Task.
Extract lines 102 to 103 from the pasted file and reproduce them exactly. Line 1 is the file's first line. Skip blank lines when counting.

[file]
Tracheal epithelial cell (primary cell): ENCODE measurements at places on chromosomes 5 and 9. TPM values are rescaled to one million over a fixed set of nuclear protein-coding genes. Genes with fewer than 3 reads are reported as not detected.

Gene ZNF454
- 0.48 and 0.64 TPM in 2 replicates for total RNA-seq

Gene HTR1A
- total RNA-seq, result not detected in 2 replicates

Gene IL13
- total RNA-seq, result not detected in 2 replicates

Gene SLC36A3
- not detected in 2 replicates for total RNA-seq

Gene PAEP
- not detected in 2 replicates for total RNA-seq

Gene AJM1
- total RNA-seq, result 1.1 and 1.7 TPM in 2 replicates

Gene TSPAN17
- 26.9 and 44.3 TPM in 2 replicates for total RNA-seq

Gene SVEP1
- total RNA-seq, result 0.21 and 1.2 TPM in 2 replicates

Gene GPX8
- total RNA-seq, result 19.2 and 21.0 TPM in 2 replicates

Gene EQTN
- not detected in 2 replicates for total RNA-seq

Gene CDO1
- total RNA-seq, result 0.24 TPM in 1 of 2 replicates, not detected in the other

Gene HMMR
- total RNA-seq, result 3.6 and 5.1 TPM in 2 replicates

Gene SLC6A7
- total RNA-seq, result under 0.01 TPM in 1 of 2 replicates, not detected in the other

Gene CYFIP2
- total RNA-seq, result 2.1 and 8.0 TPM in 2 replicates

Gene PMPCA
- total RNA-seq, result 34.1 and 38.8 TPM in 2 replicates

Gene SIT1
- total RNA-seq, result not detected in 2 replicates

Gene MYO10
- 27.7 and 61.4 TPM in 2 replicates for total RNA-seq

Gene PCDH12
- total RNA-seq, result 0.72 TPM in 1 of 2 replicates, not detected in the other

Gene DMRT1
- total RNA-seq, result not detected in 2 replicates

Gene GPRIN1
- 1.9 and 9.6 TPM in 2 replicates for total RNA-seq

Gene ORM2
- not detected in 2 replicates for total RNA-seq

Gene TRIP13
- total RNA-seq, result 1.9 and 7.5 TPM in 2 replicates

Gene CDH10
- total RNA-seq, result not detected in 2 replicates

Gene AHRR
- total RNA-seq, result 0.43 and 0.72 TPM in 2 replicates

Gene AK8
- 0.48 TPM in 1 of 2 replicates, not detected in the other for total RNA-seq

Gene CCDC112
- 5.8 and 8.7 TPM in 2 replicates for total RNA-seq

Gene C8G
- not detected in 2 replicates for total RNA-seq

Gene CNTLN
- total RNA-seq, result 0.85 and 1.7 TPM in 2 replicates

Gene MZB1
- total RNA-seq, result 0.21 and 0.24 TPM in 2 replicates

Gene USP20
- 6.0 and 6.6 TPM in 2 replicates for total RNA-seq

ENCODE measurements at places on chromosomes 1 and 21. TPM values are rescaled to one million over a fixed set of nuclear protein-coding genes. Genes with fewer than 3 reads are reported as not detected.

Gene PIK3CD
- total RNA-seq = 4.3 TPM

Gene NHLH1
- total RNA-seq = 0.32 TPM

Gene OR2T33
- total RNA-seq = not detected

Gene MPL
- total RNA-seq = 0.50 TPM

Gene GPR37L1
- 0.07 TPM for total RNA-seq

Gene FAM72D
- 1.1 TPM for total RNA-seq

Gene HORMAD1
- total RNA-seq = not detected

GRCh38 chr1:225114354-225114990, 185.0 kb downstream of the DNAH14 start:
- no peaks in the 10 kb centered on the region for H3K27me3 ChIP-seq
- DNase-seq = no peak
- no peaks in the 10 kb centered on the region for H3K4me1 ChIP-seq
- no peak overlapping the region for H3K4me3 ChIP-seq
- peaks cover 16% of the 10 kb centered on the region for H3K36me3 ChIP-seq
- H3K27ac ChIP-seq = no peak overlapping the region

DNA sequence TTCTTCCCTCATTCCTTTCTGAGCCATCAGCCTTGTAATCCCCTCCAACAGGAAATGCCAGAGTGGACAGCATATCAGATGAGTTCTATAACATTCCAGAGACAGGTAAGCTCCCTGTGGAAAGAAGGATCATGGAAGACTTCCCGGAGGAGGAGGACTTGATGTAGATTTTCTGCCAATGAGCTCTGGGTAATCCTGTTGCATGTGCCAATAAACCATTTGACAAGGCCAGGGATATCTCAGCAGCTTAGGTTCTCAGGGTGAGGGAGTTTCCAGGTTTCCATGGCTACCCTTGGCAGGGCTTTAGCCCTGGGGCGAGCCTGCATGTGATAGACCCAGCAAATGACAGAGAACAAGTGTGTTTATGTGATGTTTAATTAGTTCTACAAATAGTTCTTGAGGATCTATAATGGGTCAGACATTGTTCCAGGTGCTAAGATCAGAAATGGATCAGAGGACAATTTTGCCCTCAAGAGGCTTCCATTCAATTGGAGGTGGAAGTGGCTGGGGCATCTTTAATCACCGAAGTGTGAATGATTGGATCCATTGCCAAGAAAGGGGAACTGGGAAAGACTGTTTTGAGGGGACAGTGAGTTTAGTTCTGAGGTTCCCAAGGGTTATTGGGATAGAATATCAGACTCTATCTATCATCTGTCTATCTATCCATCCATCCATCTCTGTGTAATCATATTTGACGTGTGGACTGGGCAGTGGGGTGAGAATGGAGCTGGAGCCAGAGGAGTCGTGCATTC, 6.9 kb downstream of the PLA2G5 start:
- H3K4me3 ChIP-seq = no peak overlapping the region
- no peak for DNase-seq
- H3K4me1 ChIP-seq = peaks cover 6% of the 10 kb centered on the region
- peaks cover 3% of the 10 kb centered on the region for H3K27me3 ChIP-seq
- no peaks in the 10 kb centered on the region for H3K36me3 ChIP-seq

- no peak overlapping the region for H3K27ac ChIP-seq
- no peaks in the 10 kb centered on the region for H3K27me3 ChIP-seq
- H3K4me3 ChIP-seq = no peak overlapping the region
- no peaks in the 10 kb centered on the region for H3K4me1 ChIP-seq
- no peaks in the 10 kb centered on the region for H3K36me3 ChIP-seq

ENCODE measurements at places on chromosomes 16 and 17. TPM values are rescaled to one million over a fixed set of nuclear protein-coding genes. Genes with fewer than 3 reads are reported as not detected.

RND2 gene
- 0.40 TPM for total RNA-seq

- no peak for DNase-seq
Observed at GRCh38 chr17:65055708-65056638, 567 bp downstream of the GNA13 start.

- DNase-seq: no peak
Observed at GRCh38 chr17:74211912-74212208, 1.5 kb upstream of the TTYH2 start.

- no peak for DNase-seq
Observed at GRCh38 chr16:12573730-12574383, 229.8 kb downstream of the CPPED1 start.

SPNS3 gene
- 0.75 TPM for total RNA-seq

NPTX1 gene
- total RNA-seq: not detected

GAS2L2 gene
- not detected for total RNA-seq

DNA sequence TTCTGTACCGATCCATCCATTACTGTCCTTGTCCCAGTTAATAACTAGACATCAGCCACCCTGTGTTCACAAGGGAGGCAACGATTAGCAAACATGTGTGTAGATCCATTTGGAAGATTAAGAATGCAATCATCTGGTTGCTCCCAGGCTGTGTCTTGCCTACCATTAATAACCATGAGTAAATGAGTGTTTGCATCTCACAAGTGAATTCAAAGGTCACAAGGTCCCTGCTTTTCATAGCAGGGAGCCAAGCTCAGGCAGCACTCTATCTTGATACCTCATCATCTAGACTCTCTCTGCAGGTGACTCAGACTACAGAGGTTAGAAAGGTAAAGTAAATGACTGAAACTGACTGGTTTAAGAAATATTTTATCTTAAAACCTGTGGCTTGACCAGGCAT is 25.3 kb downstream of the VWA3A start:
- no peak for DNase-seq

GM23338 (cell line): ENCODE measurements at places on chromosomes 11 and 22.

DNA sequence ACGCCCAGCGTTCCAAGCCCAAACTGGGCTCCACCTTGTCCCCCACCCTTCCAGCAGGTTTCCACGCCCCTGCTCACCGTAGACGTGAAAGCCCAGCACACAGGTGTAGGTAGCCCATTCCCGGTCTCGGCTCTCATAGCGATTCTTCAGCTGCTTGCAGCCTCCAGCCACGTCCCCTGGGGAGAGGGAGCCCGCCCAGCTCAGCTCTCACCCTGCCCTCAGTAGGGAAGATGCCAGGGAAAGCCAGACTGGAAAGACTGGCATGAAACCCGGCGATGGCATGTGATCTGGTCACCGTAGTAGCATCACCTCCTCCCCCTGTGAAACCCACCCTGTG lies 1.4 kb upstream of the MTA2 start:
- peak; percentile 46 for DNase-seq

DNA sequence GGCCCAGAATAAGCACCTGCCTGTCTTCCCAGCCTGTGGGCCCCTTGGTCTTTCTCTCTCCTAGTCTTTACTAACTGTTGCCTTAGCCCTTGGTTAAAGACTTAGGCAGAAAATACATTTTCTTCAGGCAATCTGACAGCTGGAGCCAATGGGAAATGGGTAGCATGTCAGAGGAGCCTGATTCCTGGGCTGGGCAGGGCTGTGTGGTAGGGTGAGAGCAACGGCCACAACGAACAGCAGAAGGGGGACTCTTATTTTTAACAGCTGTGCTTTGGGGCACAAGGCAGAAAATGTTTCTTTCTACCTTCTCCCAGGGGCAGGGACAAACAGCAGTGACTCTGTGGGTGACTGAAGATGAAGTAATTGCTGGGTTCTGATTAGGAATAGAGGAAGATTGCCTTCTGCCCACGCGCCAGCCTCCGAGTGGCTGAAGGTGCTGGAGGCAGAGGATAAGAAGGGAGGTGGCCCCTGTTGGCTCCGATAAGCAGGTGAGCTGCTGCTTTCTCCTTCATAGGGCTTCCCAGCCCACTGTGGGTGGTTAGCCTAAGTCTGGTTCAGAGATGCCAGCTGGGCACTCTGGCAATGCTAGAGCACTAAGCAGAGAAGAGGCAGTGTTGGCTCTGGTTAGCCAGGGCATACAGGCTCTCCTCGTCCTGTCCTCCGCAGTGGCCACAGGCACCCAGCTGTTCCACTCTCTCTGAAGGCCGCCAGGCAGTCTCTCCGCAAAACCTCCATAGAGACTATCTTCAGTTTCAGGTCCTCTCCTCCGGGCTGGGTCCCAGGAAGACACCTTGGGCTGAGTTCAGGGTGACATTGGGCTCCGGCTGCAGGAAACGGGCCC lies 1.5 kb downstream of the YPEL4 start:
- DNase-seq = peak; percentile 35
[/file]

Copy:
- no peak for DNase-seq
Observed at GRCh38 chr16:12573730-12574383, 229.8 kb downstream of the CPPED1 start.